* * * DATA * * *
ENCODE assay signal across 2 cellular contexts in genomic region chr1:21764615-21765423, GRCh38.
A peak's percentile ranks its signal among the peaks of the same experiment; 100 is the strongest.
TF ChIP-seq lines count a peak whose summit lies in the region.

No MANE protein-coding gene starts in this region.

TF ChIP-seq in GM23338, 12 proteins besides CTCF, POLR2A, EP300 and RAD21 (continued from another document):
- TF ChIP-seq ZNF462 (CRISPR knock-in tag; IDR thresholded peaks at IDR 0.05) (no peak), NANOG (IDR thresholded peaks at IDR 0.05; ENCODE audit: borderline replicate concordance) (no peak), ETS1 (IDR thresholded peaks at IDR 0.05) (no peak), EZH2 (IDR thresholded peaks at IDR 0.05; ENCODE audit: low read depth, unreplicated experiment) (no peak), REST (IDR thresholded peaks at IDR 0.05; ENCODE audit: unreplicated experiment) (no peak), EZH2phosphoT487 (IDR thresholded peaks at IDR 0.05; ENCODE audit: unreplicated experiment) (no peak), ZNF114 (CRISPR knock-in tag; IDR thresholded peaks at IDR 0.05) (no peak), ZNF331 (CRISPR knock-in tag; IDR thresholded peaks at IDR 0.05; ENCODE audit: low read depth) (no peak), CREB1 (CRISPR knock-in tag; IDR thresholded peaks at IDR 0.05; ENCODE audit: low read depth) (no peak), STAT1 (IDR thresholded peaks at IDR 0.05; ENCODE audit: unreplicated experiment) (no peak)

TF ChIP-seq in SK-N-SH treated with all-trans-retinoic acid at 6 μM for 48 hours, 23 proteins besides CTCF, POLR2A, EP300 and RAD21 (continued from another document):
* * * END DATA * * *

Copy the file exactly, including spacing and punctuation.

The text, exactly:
ENCODE assay signal across 2 cellular contexts in genomic region chr1:21764615-21765423, GRCh38.
A peak's percentile ranks its signal among the peaks of the same experiment; 100 is the strongest.
TF ChIP-seq lines count a peak whose summit lies in the region.

No MANE protein-coding gene starts in this region.

TF ChIP-seq in GM23338, 12 proteins besides CTCF, POLR2A, EP300 and RAD21 (continued from another document):
- TF ChIP-seq ZNF462 (CRISPR knock-in tag; IDR thresholded peaks at IDR 0.05) (no peak), NANOG (IDR thresholded peaks at IDR 0.05; ENCODE audit: borderline replicate concordance) (no peak), ETS1 (IDR thresholded peaks at IDR 0.05) (no peak), EZH2 (IDR thresholded peaks at IDR 0.05; ENCODE audit: low read depth, unreplicated experiment) (no peak), REST (IDR thresholded peaks at IDR 0.05; ENCODE audit: unreplicated experiment) (no peak), EZH2phosphoT487 (IDR thresholded peaks at IDR 0.05; ENCODE audit: unreplicated experiment) (no peak), ZNF114 (CRISPR knock-in tag; IDR thresholded peaks at IDR 0.05) (no peak), ZNF331 (CRISPR knock-in tag; IDR thresholded peaks at IDR 0.05; ENCODE audit: low read depth) (no peak), CREB1 (CRISPR knock-in tag; IDR thresholded peaks at IDR 0.05; ENCODE audit: low read depth) (no peak), STAT1 (IDR thresholded peaks at IDR 0.05; ENCODE audit: unreplicated experiment) (no peak)

TF ChIP-seq in SK-N-SH treated with all-trans-retinoic acid at 6 μM for 48 hours, 23 proteins besides CTCF, POLR2A, EP300 and RAD21 (continued from another document):